does a quiet gentle man come to be loved and respected well beyond his level
of skill and knowledge? Papa was special! At a time that bonsai
was a secretive past-time of mostly older Japanese men, Haruo shared what he
knew with the "young Turks" and set lofty goals that bonsai was to be shared
with everyone. He was encouraging, but also a firm no-nonsense
I first met him in the early 1960's when I exhibited at my first bonsai show at Soto
Mission on Nuuanu Pali Highway in Honolulu as one of the youngest members of the Honolulu
Bonsai Kenkyu Club. I had to work that Saturday so had dropped off my exhibit plants early
and visited the exhibit after work. I had recently completed a club workshop and was
invited to show my plants in the "Beginner's Section." Unfortunately, no
other beginners exhibited and my efforts were sandwiched between two of the oldest
old-timers. I later learned the old guys argued about who would exhibit next
to me as my young bonsai really made theirs look a lot better!
Haruo sought me out with very encouraging comments and invited me to visit his home.
He also gave me a "no holds barred" critique of the many things that could have
improved my exhibit including scrubbing down and polishing the pots, using finely screened
coffee grain size granules to dress the surface, and placing bits of moss strategically.
It was an honor to exhibit bonsai and every exhibitor had a solemn obligation to do his
very best. Even now over a dozen years after he's passed away, I can feel the
warmth of his spirit, his encouragement, and his wanting to bring out the best in
But the best was not necessarily what everyone else did! He hated people's
pre-occupation with naming a tree's "style." But that was the crux of the
Japanese bonsai books that were then appearing in English. Instead he taught us to
carefully make each pruning cut and to observe how the new growth developed. Each
tree should be styled depending upon your interpretation of the essence of the tree. He
was meticulous and his trees were always well groomed. And we disagreed.
I just didn't have his patience and didn't like trees to be continuously wired and every
branch always fine trimmed. I became more radical in my efforts to depict
trees that grew in harsh environments. He hated the way I trained trees but after I
mastered the techniques, he loved the results! We were opposites and liked different kinds
of trees. And though there was a large age difference, we came to be true friends.
Papa attracted young enthusiasts and Mike Uyeno was often at his home. Mike was the
neatest guy that I've ever met. When the two of us went into the mountains to collect
Ironwood trees for bonsai, Mike would emerge neatly combed with his pants still pressed
while I was a mess! Mike's neatness was reflected in his beautiful collection and he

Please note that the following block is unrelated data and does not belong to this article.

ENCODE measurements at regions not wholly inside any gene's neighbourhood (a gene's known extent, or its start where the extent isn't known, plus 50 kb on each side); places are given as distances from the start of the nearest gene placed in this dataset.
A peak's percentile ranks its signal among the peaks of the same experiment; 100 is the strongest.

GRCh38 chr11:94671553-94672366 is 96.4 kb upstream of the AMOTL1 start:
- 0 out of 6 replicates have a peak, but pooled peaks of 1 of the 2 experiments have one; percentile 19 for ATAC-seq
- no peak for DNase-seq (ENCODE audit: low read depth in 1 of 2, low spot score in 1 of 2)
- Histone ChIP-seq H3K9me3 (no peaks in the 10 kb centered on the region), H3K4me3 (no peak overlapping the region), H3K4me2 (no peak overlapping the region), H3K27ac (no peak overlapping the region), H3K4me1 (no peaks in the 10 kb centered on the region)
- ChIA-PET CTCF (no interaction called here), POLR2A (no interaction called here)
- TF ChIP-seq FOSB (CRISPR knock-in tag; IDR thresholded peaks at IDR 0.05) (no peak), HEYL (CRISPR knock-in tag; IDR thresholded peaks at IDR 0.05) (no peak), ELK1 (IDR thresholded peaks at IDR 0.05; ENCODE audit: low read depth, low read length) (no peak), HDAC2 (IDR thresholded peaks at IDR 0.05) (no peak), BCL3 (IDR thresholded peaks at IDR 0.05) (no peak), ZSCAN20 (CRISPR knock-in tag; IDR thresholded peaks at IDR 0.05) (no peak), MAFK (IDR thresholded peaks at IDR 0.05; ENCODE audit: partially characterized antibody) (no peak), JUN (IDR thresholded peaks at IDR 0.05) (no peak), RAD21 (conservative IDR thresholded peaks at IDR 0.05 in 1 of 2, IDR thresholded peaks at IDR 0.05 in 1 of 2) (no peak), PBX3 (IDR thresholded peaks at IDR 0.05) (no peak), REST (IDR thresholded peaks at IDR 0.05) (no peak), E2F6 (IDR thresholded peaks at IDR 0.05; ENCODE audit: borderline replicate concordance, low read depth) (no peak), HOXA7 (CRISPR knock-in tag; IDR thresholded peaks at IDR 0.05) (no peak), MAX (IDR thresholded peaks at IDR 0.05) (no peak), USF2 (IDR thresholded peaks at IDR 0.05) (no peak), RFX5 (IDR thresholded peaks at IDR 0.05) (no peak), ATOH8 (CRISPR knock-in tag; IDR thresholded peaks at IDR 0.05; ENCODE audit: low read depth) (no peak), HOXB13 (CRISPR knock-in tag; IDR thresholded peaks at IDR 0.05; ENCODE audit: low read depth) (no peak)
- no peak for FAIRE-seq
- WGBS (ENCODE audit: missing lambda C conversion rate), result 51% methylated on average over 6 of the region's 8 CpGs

excelled in elegantly styled fruiting and flowering bonsai. His wife Marion was also
always impeccable and her miniature bonsai collection reflected her!
Papa was always with the young members and one year he got Mike to agree to be president
of the Honolulu Bonsai Kenkyu Club and Mike agreed if I would be the English Secretary.
The vice-president was a Ted Tsukiyama, an up and coming young arbitrating attorney
who hardly ever showed up. The roster also listed horticulturist Dr. Horace Clay in
an honorary capacity.
In the mid-1960's while trimming a tree purchased during a Kenkyu Club tour,
I caught the attention of several ladies in the bus and was invited to make
a bonsai presentation at the Japanese Women's Society meeting.
Apparently these were the social lions of the community and a reporter
covering it produced a full page feature article primarily about my bonsai
talk. Shortly after I was asked to be a last minute substitute teacher for a
bonsai adult evening education course at Aiea High School.
Papa heard about it and insisted that I do it with a lot of advice on the
need to introduce bonsai beyond the Japanese community. Mike lived
nearby and he participated. In those early days, there were no books
on tropical bonsai and no suitable plants in garden shops. Success
soared when the school mimeographed our first handbook and Myrtle supplied
suitable workshop plants from her backyard nursery. With a lot of
enthusiasm, the Aloha Bonsai Club was formed at a post bonsai course
get-together by the participants at my Kaneohe home.
Bonsai was just breaking out of the Japanese community and about this time,
Ted Tsukiyama tells of attending another evening adult education course led
by a Portuguese guy named Raphael Camacho. Ernie Olival had taught bonsai to
his friend Walter Haitsuka so Ted, Ernie, and Walter bragged about being
members of the most exclusive "Portuguese Bonsai Club" that to join, you
either needed to be Portuguese or taught by a Portuguese bonsai instructor.
Over time, Al Marciel and others became interested and soon Hawaiian bonsai
reflected the full multiculturalism of Hawaii and Papa was delighted!
Long on enthusiasm, Mike cranked up the level of activity and
he really rocked the boat. The meetings became contentious and after a lot of
heated arguments conducted in Japanese, Mike and I (who couldn't speak or understand Japanese) were told the
decision and directed to continue the meeting! Ernie Olival was always
just outside of the "inner circle" but was always there when something
needed to be done.
his efforts to represent the "young Turks," Papa didn't have a chance to
explain the content of the heated discussions until the decisions were made! We were soon out of
office but taking on more committee responsibilities. One year the president was on
a Japan trip and perennial vice-president Ted Tsukiyama was conducting the meeting.
Mike raised the possibility of a major bonsai show at Ala Moana Center and there
was a big fuss at how costly it would be. We resolved it by forming an informal
group that shared the costs. The center allowed us to put out a wooden calabash bowl
to accept donations.
The show was a
huge success with donations that easily covered expenses with a lot left over. Ted
stood firm and felt that the excess funds should be used to promote bonsai and most of us
agreed. Many old-timers wanted to keep the old ways and as a result the non-profit
IRS tax-exempt Hawaii Bonsai Association was formed. Poor Papa was torn between his